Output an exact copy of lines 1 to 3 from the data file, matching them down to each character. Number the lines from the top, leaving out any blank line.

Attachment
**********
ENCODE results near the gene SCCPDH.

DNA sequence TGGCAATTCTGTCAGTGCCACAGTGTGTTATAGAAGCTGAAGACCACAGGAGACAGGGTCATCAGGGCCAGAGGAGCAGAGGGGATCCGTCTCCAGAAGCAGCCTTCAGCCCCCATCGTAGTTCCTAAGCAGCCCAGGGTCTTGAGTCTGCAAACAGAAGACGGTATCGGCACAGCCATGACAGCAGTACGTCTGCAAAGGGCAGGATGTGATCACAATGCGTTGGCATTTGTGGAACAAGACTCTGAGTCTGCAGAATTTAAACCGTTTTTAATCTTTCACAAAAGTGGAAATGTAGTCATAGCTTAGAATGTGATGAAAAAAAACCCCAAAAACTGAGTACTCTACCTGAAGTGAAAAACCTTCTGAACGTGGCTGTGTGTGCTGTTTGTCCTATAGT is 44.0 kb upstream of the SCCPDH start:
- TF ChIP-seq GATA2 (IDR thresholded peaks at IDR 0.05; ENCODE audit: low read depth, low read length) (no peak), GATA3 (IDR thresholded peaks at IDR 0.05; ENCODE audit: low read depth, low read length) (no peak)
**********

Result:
ENCODE results near the gene SCCPDH.

DNA sequence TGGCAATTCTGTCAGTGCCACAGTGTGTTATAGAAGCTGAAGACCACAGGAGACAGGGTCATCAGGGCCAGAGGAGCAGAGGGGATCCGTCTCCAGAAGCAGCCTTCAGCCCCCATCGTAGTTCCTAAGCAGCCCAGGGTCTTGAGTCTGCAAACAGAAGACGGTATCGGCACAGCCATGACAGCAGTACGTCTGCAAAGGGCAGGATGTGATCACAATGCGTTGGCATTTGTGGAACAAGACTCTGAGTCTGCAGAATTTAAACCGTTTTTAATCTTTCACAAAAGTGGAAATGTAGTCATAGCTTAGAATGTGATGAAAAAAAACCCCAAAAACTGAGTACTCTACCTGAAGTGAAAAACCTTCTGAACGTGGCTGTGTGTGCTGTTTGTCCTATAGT is 44.0 kb upstream of the SCCPDH start:
- TF ChIP-seq GATA2 (IDR thresholded peaks at IDR 0.05; ENCODE audit: low read depth, low read length) (no peak), GATA3 (IDR thresholded peaks at IDR 0.05; ENCODE audit: low read depth, low read length) (no peak)